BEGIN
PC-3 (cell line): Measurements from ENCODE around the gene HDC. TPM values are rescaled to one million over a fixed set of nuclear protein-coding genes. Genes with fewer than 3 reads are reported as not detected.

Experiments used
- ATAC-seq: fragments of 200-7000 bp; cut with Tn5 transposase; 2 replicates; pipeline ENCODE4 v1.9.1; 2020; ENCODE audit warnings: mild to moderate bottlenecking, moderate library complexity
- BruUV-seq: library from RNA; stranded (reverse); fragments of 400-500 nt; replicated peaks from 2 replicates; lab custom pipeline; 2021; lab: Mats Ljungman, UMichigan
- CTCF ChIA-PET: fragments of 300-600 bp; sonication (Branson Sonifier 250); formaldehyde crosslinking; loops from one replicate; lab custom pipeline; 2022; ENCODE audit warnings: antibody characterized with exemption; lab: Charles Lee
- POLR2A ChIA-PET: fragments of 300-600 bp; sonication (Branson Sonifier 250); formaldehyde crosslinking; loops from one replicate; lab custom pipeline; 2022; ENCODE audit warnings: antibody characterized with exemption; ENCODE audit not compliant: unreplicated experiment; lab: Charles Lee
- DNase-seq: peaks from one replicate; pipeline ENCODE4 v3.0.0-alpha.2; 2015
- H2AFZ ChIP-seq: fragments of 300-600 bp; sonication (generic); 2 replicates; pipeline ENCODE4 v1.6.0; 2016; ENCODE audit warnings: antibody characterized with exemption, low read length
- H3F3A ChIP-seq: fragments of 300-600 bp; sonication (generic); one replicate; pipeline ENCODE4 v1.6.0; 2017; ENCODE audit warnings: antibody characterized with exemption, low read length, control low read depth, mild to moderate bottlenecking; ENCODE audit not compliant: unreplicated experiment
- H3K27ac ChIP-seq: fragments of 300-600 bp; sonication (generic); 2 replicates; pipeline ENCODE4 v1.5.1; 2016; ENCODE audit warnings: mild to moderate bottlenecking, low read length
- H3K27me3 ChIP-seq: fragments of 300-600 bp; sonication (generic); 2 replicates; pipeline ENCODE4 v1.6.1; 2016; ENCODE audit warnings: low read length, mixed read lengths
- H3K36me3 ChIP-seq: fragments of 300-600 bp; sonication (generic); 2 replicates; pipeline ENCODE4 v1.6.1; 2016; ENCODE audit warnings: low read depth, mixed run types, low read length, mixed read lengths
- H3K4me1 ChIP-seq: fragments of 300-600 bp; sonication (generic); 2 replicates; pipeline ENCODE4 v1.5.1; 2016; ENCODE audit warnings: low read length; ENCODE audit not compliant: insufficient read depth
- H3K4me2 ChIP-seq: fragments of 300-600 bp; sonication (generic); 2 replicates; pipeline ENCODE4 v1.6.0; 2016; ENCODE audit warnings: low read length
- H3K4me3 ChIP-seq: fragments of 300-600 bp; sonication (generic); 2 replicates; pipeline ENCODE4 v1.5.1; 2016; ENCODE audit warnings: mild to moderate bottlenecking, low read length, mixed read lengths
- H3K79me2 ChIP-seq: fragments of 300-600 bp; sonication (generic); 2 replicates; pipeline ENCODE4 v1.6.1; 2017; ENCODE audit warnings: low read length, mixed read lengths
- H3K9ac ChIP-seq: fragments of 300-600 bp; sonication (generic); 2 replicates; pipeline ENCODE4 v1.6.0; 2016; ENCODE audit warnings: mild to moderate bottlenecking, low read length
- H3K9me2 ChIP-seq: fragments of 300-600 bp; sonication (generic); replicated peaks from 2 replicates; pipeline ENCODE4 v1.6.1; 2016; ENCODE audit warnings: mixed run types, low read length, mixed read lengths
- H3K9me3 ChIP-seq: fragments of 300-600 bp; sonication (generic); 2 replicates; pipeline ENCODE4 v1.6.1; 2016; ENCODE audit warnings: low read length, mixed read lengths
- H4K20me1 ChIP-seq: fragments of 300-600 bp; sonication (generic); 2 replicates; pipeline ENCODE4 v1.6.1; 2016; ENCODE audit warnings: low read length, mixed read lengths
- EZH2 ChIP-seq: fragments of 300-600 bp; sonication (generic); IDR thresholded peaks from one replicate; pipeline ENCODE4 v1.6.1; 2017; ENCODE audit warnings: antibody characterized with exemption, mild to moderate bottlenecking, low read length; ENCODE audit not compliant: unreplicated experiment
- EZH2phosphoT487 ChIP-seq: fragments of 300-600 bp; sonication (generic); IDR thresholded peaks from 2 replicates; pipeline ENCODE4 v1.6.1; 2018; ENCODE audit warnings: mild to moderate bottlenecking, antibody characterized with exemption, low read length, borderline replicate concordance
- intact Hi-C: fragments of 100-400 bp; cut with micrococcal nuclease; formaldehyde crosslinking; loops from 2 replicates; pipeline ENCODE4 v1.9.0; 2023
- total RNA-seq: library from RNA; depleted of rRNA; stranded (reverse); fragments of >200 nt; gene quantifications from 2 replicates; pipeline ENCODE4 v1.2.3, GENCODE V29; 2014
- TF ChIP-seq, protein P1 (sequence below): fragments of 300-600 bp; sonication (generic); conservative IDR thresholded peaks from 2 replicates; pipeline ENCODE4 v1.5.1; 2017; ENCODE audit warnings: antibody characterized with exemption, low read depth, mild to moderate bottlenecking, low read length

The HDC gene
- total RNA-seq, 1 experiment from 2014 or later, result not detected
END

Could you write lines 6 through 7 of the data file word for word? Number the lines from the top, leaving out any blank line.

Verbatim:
- POLR2A ChIA-PET: fragments of 300-600 bp; sonication (Branson Sonifier 250); formaldehyde crosslinking; loops from one replicate; lab custom pipeline; 2022; ENCODE audit warnings: antibody characterized with exemption; ENCODE audit not compliant: unreplicated experiment; lab: Charles Lee
- DNase-seq: peaks from one replicate; pipeline ENCODE4 v3.0.0-alpha.2; 2015